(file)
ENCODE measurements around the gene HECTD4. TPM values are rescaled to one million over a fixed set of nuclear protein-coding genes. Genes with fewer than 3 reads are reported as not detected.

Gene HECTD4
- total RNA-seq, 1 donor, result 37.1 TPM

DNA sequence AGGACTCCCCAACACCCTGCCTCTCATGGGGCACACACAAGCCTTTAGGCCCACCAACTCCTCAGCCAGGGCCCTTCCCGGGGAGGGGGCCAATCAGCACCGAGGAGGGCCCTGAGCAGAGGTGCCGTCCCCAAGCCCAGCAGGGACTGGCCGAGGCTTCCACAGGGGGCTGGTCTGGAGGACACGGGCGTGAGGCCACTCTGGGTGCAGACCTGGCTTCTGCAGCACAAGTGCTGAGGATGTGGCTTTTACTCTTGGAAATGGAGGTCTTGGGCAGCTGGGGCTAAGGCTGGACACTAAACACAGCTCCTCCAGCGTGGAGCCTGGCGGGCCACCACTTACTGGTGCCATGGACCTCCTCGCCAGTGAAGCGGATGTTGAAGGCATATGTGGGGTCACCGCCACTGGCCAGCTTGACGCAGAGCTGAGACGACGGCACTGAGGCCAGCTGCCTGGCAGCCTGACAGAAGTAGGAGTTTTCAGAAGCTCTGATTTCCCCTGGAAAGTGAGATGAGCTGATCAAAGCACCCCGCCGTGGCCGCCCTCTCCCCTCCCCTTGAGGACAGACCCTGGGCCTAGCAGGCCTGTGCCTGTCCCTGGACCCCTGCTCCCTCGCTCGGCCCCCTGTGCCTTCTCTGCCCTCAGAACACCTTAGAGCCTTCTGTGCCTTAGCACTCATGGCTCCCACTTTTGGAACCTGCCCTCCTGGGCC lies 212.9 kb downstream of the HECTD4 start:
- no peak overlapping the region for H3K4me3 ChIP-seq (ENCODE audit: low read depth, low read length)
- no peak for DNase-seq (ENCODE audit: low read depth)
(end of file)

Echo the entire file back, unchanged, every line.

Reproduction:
ENCODE measurements around the gene HECTD4. TPM values are rescaled to one million over a fixed set of nuclear protein-coding genes. Genes with fewer than 3 reads are reported as not detected.

Gene HECTD4
- total RNA-seq, 1 donor, result 37.1 TPM

DNA sequence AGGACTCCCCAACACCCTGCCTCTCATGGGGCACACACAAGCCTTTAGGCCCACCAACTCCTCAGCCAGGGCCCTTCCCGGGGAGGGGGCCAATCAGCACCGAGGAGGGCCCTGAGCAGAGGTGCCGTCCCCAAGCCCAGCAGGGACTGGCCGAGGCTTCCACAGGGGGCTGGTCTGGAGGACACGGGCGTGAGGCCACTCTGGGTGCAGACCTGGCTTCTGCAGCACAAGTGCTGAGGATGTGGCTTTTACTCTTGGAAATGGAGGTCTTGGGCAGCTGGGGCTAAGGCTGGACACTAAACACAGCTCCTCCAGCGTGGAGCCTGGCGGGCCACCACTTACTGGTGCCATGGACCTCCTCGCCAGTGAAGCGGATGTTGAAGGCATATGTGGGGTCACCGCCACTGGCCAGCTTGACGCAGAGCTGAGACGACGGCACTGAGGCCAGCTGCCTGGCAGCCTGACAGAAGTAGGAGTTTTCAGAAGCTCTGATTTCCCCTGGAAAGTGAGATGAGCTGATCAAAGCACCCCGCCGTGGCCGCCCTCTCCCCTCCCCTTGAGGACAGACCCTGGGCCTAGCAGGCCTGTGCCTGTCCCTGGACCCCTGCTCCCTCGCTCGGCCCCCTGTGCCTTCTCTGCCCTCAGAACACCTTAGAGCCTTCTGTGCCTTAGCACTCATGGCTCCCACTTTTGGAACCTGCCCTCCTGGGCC lies 212.9 kb downstream of the HECTD4 start:
- no peak overlapping the region for H3K4me3 ChIP-seq (ENCODE audit: low read depth, low read length)
- no peak for DNase-seq (ENCODE audit: low read depth)